Religion and Attitudes to Major Political Parties, 2014-2019

An established body of work in political science has confirmed continuing relationships between religious affiliation and support for different political parties (Kotler-Berkowitz 2001, Raymond 2011, Tilley 2015). The traditional adage that the Church of England is the Conservative Party at prayer – first suggested in a speech by the social reformer Maude Royden – appears to hold, as does the traditional association between the Free or Nonconformist Churches and liberalism, and Catholicism and the Labour Party, although this latter association is weakening over time (see Ben Clements’ piece for the LSE British Politics and Policy blog in 2017 for an overview).

Adherents of religions other than Christianity appear more likely to support the Labour Party. This may be due to differences originating primarily in ethnic minority status rather than religiosity per se. However, given the extensive overlaps between ethnicity and religious affiliation for some groups, it can be difficult to tease these associations apart.

In general, analysts use party identification or reported vote choice as measures of party attachment. Measures of party liking or ‘affect’, where respondents are asked their attitudes towards a range of parties even if they have not reported that they would choose to vote for them or identify most strongly with them, are useful in giving an indication of latent support for other parties.

The following estimates, tables and graphs are drawn from waves 1-16 of the British Election Study Internet Panel, fielded between February 2014 and May 2019. Most waves are timed around major electoral events, with additional periodic waves, and so in the graphs below the observations are not evenly-spaced.

About 30,000 participants responded at each wave, with over 92,000 participating at least once over the 16 waves to date. The questionnaire is administered online, with the panel drawn from the YouGov panel. Due to attrition over time, a panel ‘refresh’ took place in Wave 16. More detail on survey administration is available at

Here, we examine associations between religious denomination and liking of a range of political parties: the Conservatives, Labour, Liberal Democrats, Green Party, and UKIP. Questions on liking of the SNP and Plaid Cymru were only posed to respondents in Scotland and Wales respectively, and are not included here. We have also omitted questions on liking of the BNP, Change UK – The Independent Group, and Democratic Unionist Party, which are only available for some waves.

Respondents were asked by YouGov, ‘Do you have a religious denomination?’ with responses coded as listed in the following worksheets. They were also asked, ‘How much do you like or dislike each of the following parties?‘ where 0 represented ‘strongly dislike’ and 10 ‘strongly like’. Those responding ‘don’t know’ were excluded from our analyses.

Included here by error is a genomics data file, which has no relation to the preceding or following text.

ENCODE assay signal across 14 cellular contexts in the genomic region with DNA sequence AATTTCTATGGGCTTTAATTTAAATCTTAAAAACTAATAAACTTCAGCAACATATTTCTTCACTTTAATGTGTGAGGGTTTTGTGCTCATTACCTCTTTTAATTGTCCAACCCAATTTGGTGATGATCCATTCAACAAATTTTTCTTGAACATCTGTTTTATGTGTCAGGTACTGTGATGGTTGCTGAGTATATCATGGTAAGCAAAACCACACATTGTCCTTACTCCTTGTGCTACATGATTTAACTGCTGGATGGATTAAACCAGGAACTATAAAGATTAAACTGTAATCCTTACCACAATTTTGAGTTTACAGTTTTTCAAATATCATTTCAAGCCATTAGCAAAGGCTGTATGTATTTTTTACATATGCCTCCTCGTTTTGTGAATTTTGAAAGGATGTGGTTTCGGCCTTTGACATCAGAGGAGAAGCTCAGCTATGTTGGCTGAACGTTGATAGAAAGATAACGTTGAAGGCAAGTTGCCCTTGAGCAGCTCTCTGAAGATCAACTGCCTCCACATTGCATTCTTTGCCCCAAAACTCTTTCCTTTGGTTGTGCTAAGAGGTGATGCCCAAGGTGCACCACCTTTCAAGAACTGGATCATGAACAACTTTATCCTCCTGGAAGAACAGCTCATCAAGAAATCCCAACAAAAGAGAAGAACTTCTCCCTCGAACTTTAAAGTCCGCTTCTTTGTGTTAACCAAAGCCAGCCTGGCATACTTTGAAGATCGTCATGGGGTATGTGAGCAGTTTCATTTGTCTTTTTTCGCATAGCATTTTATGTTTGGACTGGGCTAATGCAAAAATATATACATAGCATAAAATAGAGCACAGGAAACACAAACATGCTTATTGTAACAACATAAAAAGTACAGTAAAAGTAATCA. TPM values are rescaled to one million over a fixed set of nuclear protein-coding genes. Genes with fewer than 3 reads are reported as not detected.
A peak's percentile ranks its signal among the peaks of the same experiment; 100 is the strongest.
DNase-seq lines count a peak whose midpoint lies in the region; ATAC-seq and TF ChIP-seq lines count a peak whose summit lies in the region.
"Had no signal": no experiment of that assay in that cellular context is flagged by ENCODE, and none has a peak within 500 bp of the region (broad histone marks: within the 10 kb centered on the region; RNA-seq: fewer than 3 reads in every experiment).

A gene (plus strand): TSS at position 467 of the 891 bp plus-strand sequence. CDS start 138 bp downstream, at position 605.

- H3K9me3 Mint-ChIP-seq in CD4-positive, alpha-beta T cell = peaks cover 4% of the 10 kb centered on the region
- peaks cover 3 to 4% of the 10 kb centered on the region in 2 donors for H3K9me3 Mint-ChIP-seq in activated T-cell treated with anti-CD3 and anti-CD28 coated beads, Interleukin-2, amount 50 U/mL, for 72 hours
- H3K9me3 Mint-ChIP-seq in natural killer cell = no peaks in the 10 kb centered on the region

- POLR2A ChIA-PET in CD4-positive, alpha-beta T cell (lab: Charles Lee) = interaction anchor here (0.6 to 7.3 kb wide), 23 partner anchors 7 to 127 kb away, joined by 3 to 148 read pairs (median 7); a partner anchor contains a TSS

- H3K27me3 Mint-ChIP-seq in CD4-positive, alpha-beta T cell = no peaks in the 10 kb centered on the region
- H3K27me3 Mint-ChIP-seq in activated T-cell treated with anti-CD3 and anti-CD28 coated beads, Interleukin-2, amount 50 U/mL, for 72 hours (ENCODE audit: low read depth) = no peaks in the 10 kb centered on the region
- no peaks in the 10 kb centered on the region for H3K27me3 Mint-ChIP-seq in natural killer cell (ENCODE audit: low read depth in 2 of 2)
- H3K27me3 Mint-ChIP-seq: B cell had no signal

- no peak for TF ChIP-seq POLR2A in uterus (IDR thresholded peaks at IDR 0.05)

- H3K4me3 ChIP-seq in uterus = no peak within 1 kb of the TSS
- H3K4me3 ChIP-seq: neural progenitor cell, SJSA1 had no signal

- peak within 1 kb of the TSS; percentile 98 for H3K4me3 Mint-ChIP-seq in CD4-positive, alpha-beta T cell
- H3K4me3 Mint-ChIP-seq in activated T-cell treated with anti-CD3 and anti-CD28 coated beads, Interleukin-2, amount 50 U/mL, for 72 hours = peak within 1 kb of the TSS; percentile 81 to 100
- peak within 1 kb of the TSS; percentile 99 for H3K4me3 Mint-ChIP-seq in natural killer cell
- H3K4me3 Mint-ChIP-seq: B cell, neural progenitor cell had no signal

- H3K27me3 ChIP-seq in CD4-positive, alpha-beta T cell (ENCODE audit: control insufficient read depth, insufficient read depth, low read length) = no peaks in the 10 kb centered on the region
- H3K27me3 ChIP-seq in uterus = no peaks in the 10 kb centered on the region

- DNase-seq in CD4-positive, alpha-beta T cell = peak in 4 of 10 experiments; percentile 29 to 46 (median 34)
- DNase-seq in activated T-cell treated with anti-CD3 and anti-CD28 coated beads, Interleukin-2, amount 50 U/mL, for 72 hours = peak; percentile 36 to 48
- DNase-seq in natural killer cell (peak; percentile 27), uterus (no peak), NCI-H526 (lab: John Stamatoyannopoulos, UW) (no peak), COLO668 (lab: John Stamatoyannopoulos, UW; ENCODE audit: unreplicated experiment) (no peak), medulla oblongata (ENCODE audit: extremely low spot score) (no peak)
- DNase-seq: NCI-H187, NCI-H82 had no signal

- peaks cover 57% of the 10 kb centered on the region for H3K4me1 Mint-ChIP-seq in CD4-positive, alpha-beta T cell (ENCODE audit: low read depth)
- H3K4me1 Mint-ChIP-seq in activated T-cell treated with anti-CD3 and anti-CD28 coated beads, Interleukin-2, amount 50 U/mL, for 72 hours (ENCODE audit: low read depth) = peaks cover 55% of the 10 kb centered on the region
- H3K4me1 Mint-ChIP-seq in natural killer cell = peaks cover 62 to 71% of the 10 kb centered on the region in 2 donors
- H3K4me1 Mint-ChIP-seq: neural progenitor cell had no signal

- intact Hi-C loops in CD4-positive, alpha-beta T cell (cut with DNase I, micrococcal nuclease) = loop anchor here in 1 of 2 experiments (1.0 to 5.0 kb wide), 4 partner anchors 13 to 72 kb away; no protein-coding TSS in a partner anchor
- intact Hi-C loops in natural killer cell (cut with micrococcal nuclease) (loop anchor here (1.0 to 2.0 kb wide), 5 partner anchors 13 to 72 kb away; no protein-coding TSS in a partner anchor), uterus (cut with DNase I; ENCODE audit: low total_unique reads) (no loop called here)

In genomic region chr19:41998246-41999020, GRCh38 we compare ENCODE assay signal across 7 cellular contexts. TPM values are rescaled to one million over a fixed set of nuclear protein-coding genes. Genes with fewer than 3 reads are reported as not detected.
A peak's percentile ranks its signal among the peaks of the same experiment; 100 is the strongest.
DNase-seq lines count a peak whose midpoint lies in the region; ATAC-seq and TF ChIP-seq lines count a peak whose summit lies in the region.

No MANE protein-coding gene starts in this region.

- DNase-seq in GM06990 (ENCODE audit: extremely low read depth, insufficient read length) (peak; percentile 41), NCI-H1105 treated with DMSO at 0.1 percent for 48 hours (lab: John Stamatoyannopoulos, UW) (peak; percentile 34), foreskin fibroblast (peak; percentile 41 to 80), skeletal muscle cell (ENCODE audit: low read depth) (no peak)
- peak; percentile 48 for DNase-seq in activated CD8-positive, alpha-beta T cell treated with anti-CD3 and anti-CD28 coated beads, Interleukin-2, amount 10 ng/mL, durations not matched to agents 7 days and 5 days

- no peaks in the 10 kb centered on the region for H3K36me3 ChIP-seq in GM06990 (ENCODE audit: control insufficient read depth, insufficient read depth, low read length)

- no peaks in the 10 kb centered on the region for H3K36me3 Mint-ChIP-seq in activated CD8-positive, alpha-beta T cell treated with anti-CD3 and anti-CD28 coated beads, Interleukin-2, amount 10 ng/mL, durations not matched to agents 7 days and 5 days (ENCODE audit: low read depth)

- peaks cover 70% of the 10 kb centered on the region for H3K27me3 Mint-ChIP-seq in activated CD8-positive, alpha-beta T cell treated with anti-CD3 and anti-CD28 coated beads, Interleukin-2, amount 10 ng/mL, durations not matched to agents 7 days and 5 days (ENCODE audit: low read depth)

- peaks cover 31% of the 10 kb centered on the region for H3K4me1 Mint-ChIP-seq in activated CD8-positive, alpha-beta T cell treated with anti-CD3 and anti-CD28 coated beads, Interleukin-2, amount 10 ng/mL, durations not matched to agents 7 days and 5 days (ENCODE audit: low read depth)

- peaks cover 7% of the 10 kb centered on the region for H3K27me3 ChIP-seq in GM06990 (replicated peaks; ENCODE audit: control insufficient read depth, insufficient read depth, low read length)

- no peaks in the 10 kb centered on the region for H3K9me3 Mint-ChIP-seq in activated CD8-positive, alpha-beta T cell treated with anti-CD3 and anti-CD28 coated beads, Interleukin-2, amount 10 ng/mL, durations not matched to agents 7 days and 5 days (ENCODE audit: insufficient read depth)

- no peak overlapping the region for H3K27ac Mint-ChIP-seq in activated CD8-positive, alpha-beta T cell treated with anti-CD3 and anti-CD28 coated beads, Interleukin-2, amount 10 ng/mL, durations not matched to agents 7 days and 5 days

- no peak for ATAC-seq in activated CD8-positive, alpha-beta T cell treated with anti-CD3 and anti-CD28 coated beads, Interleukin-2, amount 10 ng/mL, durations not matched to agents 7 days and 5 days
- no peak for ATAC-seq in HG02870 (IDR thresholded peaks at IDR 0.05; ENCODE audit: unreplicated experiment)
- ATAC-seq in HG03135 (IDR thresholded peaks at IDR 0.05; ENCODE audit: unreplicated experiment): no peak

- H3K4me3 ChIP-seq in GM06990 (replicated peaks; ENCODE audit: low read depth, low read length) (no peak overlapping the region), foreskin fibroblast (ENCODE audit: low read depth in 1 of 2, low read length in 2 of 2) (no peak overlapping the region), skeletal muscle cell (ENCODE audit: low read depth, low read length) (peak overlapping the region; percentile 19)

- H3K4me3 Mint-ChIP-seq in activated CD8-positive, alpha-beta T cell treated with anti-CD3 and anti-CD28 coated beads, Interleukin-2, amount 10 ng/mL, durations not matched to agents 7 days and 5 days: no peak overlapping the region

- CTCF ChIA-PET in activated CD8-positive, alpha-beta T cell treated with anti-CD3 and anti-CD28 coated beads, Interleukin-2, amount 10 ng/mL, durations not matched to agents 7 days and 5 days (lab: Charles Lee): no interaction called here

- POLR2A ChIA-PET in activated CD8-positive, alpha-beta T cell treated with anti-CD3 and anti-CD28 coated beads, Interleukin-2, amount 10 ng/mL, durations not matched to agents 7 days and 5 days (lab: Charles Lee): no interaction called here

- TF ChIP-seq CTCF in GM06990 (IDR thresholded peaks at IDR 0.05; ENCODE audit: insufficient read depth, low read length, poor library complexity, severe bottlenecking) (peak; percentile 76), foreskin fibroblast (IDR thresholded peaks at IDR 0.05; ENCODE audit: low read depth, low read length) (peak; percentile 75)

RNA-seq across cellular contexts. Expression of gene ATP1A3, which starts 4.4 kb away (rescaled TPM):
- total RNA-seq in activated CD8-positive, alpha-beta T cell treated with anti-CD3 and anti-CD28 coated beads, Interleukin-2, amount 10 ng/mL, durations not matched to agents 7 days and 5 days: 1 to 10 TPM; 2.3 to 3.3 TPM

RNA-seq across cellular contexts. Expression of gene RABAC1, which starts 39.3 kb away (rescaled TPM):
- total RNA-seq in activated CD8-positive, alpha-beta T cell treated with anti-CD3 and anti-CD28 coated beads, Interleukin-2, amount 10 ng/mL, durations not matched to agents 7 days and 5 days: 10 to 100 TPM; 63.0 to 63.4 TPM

We took a simple mean for each religious group for each survey wave, reported in the following spreadsheet with 95% confidence intervals.

The spreadsheet is available here, summarising party liking by religious affiliation by survey wave.

We have also graphed responses over time for those of no religion, Anglicans, Catholics, Church of Scotland adherents, Methodists, Baptists, URC members, followers of Judaism, Islam, Buddhism, Orthodox Christians, Pentecostalists, and Evangelical Christians. Each of these groups had enough respondents to make valid estimates, though readers should nevertheless pay attention to the unweighted N in each row for each wave. (Note that sufficient numbers for Orthodox, Pentecostalist and Evangelical Christians were only available from Wave 7.)

Graphs are available in the worksheet above, or to view in the slideshows below, organised by party.

Attitudes towards the Conservative Party by Religious Affiliation


Attitudes towards the Labour Party by Religious Affiliation


Attitudes towards the Liberal Democrat Party by Religious Affiliation


Attitudes towards the Green Party by Religious Affiliation

Attitudes towards the UK Independence Party by Religious Affiliation



Data on religious affiliation is available as a ‘profile’ variable from YouGov’s own data on respondents, which they ensure is kept up-to-date. Having access to the profile variables means that the questionnaire can be freed up for additional survey questions on electoral behaviour and political attitudes, although it does mean that we cannot be sure when exactly respondents were asked their religious affiliation. The question on party affect was asked during the relevant period of fieldwork indicated on the horizontal axis of each graph.



Kotler-Berkowitz, L. 2001. “Religion and Voting Behaviour in Great Britain: A Reassessment.” British Journal of Political Science, 31 (3): 523-554.

Raymond, C. 2011. “The Continued Salience of Religious Voting in the United States, Germany, and Great Britain.” Electoral Studies 30 (1): 125-135.

Tilley, J. 2015. “We Don’t Do God’? Religion and Party Choice in Britain.” British Journal of Political Science 45 (4): 907-927.

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